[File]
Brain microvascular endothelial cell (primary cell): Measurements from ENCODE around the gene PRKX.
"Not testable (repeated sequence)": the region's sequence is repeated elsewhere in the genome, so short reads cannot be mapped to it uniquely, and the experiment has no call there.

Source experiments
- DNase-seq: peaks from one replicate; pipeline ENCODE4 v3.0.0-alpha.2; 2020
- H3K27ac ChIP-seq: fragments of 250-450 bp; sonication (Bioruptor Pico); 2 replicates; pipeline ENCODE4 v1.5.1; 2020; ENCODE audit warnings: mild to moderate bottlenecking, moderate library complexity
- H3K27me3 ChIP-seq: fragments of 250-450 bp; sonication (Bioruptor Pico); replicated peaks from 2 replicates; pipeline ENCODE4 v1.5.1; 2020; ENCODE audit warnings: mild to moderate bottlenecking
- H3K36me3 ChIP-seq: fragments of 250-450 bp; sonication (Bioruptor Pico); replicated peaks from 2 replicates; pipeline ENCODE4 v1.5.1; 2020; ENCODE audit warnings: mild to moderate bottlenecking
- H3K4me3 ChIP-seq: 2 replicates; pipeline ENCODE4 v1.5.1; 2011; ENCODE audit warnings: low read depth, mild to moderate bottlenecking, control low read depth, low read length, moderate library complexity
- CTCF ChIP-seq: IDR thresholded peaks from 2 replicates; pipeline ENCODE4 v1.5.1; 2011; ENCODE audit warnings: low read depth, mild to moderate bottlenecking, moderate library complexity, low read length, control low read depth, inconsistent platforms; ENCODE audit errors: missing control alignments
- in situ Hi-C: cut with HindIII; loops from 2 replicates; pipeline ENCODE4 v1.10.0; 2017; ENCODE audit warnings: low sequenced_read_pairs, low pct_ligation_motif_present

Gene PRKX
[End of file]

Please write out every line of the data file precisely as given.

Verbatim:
Brain microvascular endothelial cell (primary cell): Measurements from ENCODE around the gene PRKX.
"Not testable (repeated sequence)": the region's sequence is repeated elsewhere in the genome, so short reads cannot be mapped to it uniquely, and the experiment has no call there.

Source experiments
- DNase-seq: peaks from one replicate; pipeline ENCODE4 v3.0.0-alpha.2; 2020
- H3K27ac ChIP-seq: fragments of 250-450 bp; sonication (Bioruptor Pico); 2 replicates; pipeline ENCODE4 v1.5.1; 2020; ENCODE audit warnings: mild to moderate bottlenecking, moderate library complexity
- H3K27me3 ChIP-seq: fragments of 250-450 bp; sonication (Bioruptor Pico); replicated peaks from 2 replicates; pipeline ENCODE4 v1.5.1; 2020; ENCODE audit warnings: mild to moderate bottlenecking
- H3K36me3 ChIP-seq: fragments of 250-450 bp; sonication (Bioruptor Pico); replicated peaks from 2 replicates; pipeline ENCODE4 v1.5.1; 2020; ENCODE audit warnings: mild to moderate bottlenecking
- H3K4me3 ChIP-seq: 2 replicates; pipeline ENCODE4 v1.5.1; 2011; ENCODE audit warnings: low read depth, mild to moderate bottlenecking, control low read depth, low read length, moderate library complexity
- CTCF ChIP-seq: IDR thresholded peaks from 2 replicates; pipeline ENCODE4 v1.5.1; 2011; ENCODE audit warnings: low read depth, mild to moderate bottlenecking, moderate library complexity, low read length, control low read depth, inconsistent platforms; ENCODE audit errors: missing control alignments
- in situ Hi-C: cut with HindIII; loops from 2 replicates; pipeline ENCODE4 v1.10.0; 2017; ENCODE audit warnings: low sequenced_read_pairs, low pct_ligation_motif_present

Gene PRKX